Sue de Beer
Harry Dodge & Stanya Kahn
Luis Gispert & Jeffrey Reed
Erik van Lieshout
Stephen G. Rhodes
Ryan Trecartin & Lizzie Fitch
What’s in a corpse? Well, food, of course. At the end of Satyricon, the Roman novel that might have been written by Nero’s arbiter elegantiae, or fashion advisor, the will of an old man who has died and who might have left a vast fortune is read to a group of fortune hunters. In order to have access to his wealth, they are told, they have to eat his dead body. In Fellini’s Satyricon, this ending of the book, which is extant only in fragments, is quite a prominent scene. Some of those seeking the inheritance actually feast on the body. They get to stay and take part in the wealth left behind. Their long search by ship, conjuring up Odysseus’s search for a return home, is over. The others, however, repulsed by the idea, and thinking that it might also be a ruse to deliberately subject them to ridicule and shame, get back on the ship and continue their journey, probably destined to arrive nowhere.
Of course, it was Freud who framed the notion of the “eating of the Father,” of the One who has access to all the wealth (and women) within the larger picture of the birth and psychic structure of culture. Throughout his work and life, Freud insisted that this was not a theoretical hypothesis, but rather an event which had necessarily taken place and which was a fact of history, or rather, of the beginning of history. It was this insistence on there having been the ONE—the one that had it all, the omnipotent One of which the sons partook by killing and eating him so as to find access to at least a part of the immense and incalculable enjoyment and pleasure that the ONE had claimed as his own—which prompted Lacan to call this concept “Freud’s dream.” He thus suggested that we need to analyze this as a phantasm or wish aimed at covering up the real contingency of culture, its lack of support even in the dead father.
John Miller’s work The Corpse prompts us to recreate and revisit all of these references, but only as a starting point. The unassuming “cake,” cut into proper servings, is made out of plastic, just as, on the symbolic level, the products of our labor—and those of nature, too, and of civilization and of the commandment to “cultivate/master the land”—are plastic fruits as well, fetishistic already in their inability to ever become imperfect or decay. Of course, one could try to eat this cake—but one would be forced to have it, too. No one could be satisfied by these signifiers of perfection, and no one would be able to end his or her never-ending search for a home, for closure, or for a place by participating in this ONE. Materially, Miller’s “corpse-cake” transforms the Christian Eucharist and the culture it signifies from an almost empty “manna” into the promise of rich, sweet satisfaction. However, in doing so, he moves, as it were, beyond Freud; he analyzes Freud’s dream, and thus arrives right at the heart of today’s subjectivity. The substance, of which pieces seem available, is always already cut up. There is no ONE to kill. There never was and there is not now. It is always dead and already cut up. And as Miller shows us, what we are left with are pieces mirrored in mirrors, like the sides of the “slices” that one can eat. These pieces are us. By consuming the pieces of the cake—the fetishist commodities which are all that is left of the “Father”—we thus turn into them. Miller’s laconic diagnosis shows us that what we, culturally, can eat, is what we get: narcissistic enclosure into the mirrors or our own image, mirrors that look back at us from everywhere, even—and especially—in any attempt to gain a foothold in and through “culture.” This is one of the effects, the masturbatory sexuality and romantic search for intimacy on the internet launched from the all-encompassing periphery of each individual’s personal diaspora, something with which Miller also confronted us in the “Personals” pictures shown alongside The Corpse at the Metro Pictures gallery in New York.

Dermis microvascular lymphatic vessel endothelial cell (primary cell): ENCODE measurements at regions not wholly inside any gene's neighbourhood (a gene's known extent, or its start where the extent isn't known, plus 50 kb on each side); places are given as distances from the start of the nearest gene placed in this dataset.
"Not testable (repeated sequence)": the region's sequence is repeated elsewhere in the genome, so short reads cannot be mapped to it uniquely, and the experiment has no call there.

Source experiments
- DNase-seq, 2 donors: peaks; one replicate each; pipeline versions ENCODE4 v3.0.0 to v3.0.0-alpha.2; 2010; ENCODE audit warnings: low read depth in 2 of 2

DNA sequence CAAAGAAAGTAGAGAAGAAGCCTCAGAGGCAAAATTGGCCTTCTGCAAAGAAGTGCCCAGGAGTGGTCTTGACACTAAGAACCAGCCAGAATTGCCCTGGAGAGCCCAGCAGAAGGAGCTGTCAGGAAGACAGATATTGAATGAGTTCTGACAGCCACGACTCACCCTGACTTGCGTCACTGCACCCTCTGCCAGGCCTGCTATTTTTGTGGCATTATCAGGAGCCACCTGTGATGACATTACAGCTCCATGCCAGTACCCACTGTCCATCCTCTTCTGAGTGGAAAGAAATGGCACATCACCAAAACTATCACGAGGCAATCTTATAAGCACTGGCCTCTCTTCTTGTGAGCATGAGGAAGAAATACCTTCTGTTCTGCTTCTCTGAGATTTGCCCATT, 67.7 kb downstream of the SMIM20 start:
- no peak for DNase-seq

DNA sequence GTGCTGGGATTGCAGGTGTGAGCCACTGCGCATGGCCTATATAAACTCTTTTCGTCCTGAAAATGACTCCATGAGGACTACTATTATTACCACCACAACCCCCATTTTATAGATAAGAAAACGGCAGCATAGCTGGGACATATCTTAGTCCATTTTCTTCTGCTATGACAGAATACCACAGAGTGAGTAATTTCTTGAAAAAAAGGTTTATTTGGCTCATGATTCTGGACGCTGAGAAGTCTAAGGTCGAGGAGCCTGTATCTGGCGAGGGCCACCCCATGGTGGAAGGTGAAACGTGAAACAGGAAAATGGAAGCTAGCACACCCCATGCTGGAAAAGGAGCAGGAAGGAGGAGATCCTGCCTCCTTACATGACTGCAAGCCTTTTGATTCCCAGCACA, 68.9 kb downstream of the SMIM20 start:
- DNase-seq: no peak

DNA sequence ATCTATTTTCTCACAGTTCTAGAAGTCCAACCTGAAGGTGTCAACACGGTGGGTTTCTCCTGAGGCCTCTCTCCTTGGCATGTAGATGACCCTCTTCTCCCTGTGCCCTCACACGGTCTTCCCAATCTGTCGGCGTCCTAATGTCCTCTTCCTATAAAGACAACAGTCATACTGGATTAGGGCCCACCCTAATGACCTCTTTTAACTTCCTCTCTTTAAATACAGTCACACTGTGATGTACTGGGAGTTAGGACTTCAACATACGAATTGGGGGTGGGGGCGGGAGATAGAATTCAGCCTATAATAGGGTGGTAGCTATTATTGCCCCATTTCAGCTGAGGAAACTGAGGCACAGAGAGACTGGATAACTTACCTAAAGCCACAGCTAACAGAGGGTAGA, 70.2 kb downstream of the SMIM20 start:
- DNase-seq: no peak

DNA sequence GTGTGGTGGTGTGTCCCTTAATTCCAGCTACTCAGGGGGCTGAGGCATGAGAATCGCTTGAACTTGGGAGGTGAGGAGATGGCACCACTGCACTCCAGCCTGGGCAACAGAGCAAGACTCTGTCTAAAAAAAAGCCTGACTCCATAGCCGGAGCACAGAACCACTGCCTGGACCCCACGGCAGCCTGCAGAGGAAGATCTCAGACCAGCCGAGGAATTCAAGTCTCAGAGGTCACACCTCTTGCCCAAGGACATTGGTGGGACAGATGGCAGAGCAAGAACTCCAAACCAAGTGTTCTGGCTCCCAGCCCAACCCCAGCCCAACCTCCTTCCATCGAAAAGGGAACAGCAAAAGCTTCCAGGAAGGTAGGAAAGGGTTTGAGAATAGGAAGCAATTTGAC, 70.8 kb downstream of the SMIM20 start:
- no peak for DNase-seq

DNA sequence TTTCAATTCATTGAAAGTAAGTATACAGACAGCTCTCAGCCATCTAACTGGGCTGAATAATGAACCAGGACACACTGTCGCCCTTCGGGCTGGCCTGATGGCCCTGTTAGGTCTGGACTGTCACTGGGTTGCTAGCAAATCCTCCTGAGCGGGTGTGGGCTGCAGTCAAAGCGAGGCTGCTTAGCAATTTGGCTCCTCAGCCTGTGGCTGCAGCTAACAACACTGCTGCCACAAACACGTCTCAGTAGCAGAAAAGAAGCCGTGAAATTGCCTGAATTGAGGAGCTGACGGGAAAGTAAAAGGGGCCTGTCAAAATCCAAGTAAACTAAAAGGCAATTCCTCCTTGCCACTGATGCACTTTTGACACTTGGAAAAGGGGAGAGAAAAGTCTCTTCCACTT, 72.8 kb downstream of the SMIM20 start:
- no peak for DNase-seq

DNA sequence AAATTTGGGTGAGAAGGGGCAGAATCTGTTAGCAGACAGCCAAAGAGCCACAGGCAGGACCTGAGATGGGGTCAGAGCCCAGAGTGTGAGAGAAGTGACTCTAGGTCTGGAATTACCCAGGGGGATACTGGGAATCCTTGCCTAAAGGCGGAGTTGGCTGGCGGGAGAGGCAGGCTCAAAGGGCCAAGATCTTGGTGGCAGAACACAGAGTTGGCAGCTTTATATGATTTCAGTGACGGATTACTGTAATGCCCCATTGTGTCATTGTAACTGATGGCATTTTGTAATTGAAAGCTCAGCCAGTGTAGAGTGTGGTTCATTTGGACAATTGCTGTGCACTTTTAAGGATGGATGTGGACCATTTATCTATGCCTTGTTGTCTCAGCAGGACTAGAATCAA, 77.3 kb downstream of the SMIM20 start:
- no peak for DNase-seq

Lives and works in New York and Berlin
|2004||493 KB from the Administered World, Jeffrey Charles Gallery, London|
|2003||A Mutually Beneficial Encounter, Galerie Christian Nagel, Köln|
|2001||Double Date, Galerie Barbara Weiss, Berlin|
|1999||Parallel Economies, (touring) Le Magasin, Centre National d’Art Contemporain de Grenoble, France; Kunstverein Hamburg|
|1992||Rock Sucks Disco Sucks, DAAD-Galerie, Berlin, Bruno Brunnet Fine Arts, Berlin|
|2006||Tomorrowland: CalArts in Moving Pictures, Museum of Modern Art, New York|
|2005||Expérience de la durée, 8ème Biennale d’Art Contemporain de Lyon, France|
|2003||Candy Factory Projects: Boogie-Woogie Wonderland, Akiyoshidai International Art Village, Yamaguchi, Japan|
|1996||Artistes & Photographies: Bruce Nauman, Ed Ruscha, John Miller, Xavier Veilhan, Hors scène #2, Cabinet des Estampes, Geneva, Switzerland|
|1993||The Abject: Repulsion and Desire in American Art, Whitney Museum of American Art, New York|
Branden W. Joseph, “Informationsavatare,” in: Texte zur Kunst, vol. 16, no. 64 (December 2006).
Liam Gillick, “Do Ammonia Gas Frozen Fries Go With That Shake?” in: Art Monthly, no. 249 (September 2001).
Barbara Hess, “Artists & Photographs: Kunstbüro,” in: Camera Austria International, nos. 59/60 (November 1997).
Hal Foster, “Obscene, Abject, Traumatic,” in: October, no. 78 (Fall 1996).
Dennis Cooper, “John Miller: Metro Pictures,” in: Artforum, no.10 (June 1988).